Wanted: Bilingual poll workers who reflect U.S. diversity
PHOENIX (AP) — The national Mi Familia Vota organization has long been involved in voting rights issues and other matters of civic engagement, but this year it’s added a new initiative: Recruiting bilingual poll workers.
The Phoenix-based group is joining advocacy organizations, nonprofits and even businesses across the U.S. in trying to persuade younger people to work at polling places, especially those who are bilingual.
The coronavirus has upended how elections officials recruit poll workers, who are typically older and thus more susceptible to becoming seriously ill from COVID-19.
Using digital recruitment campaigns and celebrity endorsements, various groups are selling the role as a key to democracy. Major companies such as Old Navy also have jumped in, offering employees paid time off to work the polls.
Eduardo Sainz, Mi Familia Vota’s Arizona state director, said ensuring that poll workers can communicate in Spanish is critical even in a state where most voters cast ballots by mail or by using drop boxes. Newer voters especially seem reluctant to trust their ballot to the Postal Service.
“Time after time, because of language barriers or intimidation, our community was getting turned away at the polls,” he said.
The group has appealed to its social media followers and partnered with the TV network Univision to reach its goal of recruiting 200 Spanish-speaking poll workers in Pima and Maricopa counties.
“We need to make sure that every voter gets their vote to be counted and no voter gets turned away, and that means investing and having individuals who are culturally competent and speak several languages,” Sainz said.
That will be especially important in a year that is projected to see a record turnout of eligible Latino voters — some 32 million, according to the Pew Research Center. Census data shows about 12.6 million Latinos cast votes in the 2016 general election— about 47% of those eligible to vote. In Arizona, Latinos account for nearly a quarter of registered voters.
Andria Bibiloni, a law student in Philadelphia, became a first-time poll worker during Pennsylvania’s June primary after getting an email from an advocacy group the night before. The email came in at 7:54 p.m., desperately seeking 100 poll workers because of an expected shortage. By 6:30 the next morning, Bibiloni, a Puerto Rican from New York who speaks Spanish, was at her assigned polling location.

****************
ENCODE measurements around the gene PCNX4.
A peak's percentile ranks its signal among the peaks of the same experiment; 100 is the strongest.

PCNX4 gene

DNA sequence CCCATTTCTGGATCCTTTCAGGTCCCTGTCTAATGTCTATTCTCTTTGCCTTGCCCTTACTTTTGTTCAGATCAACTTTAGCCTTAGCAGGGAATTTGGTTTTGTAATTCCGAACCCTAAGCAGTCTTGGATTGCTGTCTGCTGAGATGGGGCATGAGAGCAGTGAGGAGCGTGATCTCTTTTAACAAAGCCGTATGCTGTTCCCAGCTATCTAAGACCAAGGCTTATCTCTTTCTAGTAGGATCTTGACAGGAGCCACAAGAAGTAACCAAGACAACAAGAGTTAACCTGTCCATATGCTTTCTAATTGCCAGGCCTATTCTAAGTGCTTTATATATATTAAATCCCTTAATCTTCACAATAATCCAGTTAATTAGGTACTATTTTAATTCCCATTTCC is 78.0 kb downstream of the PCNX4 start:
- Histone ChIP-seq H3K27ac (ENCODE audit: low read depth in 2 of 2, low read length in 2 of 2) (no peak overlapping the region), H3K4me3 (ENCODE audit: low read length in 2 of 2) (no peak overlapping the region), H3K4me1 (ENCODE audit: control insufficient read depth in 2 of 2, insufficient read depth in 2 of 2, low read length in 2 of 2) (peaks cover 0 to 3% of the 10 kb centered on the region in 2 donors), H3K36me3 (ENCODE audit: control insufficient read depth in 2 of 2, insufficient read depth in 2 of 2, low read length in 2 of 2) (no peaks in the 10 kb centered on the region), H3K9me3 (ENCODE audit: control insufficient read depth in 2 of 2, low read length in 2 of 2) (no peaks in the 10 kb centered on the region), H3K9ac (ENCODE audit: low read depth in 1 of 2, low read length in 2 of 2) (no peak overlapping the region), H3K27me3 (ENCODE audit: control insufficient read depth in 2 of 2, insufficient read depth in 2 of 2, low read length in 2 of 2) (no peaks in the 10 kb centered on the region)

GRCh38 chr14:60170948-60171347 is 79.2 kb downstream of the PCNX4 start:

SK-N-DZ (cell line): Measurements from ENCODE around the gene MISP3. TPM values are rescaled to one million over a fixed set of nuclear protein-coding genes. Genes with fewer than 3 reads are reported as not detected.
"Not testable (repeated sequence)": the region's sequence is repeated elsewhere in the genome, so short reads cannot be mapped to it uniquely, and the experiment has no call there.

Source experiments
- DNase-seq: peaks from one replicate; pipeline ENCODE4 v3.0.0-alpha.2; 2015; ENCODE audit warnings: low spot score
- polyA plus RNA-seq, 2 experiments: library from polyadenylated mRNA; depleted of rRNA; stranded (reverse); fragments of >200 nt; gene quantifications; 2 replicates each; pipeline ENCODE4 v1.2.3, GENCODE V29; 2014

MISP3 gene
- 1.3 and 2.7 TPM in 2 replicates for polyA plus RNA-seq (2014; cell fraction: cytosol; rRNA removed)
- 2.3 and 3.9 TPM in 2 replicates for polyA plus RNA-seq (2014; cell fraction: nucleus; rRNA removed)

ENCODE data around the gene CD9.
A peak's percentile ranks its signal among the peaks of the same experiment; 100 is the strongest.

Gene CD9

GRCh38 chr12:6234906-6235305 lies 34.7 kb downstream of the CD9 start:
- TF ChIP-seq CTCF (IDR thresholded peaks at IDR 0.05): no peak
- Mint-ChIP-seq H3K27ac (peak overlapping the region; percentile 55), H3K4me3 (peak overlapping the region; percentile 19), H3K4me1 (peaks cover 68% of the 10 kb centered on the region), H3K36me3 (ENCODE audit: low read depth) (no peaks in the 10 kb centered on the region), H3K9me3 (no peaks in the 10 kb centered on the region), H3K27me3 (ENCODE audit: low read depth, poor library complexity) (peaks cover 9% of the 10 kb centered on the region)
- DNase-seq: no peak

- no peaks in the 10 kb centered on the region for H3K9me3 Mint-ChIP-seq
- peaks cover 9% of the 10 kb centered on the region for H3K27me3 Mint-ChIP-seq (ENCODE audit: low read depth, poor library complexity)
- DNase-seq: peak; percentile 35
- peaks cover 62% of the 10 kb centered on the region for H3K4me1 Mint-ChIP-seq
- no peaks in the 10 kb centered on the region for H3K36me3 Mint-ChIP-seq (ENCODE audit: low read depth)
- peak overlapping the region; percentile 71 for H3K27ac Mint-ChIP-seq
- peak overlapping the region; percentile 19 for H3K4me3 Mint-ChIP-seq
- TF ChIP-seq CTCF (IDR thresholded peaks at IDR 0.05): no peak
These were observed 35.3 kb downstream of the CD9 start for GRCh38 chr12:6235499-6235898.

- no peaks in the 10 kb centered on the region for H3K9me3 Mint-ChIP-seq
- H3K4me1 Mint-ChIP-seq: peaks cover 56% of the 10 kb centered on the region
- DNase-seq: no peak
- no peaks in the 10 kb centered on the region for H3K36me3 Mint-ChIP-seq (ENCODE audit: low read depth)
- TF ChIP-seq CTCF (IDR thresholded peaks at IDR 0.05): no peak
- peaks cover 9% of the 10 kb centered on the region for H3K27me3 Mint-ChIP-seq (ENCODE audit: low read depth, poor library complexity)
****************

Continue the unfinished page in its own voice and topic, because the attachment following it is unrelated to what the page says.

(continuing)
She said she never got to use her language skills because no voters asked for a translator, but she learned how much other help voters need at the polls.
“I definitely came out of that noticing how individual people are very prone to just kind of showing up before necessarily having done their homework beforehand,” she said.
Power the Polls, a nonprofit that’s partnering with groups across the country, launched in July with a goal of recruiting 250,000 poll workers. By mid-September, 400,000 people had signed up, said Erika Soto Lamb, vice president of social impact strategy at Comedy Central/MTV and a co-founder of Power the Polls.
Soto Lamb said the group is actively working with advocacy organizations that reach bilingual and diverse populations.
“As part of that new generation, we wanted it to be more diverse,” she said. “For the people you encounter when you come to vote to look like you and be able to communicate with you, is really a new territory that hasn’t been focused on before.”
Even before the pandemic, elections officials struggled to attract poll workers, who work long hours for little pay. More than two-thirds of them are 61 years old or more, according to a congressional report. Many of them have bowed out this year, given that older people are more susceptible to becoming seriously ill from the coronavirus.
In Arizona’s Maricopa County, where a majority of the state’s population lives, officials said they need about 1,800 poll workers for the general election but declined to say how many have signed up so far. During the August primary, nearly 25% of the county’s 1,289 poll workers were bilingual; in the 2016 general, about 20% were.
In Harris County, Texas, which includes Houston and is the state’s most populous with more than 2 million registered voters, officials plan to employ 11,000 paid workers and student helpers at the polls this fall.
A spokesperson for the county clerk’s office said the county is working with the Democratic and Republican parties, doing outreach on social media and creating partnerships with local organizations and places of worship to recruit Spanish, Vietnamese and Chinese-speaking poll workers.
When early voting starts Oct. 13, three bilingual election workers will staff each of the county’s 122 voting locations. One will speak Chinese, one Spanish and one Vietnamese. The county is still sorting out Election Day coverage.
As of the first week of September, more than 10,000 people had applied to be election workers throughout the Houston area.
In Florida, where Latinos could help swing the presidential election, several organizations are actively recruiting Spanish-speaking poll workers in counties across the state. Among them is Florida For All Education Fund, which has added Haitians who speak Creole to its recruiting drive.
Harvey Soto, the fund’s democracy coordinator, said it has already recruited 300 poll workers for Miami-Dade County alone. He said he has worked polling places in Florida and Georgia, and seen how voters with limited English proficiency struggle when there is no translator.
He did not want that to be an obstacle this year.
“We decided not to sit back and be proactive and help out,” he said.
Report for America fellow Acacia Coronado in Austin, Texas, contributed to this report.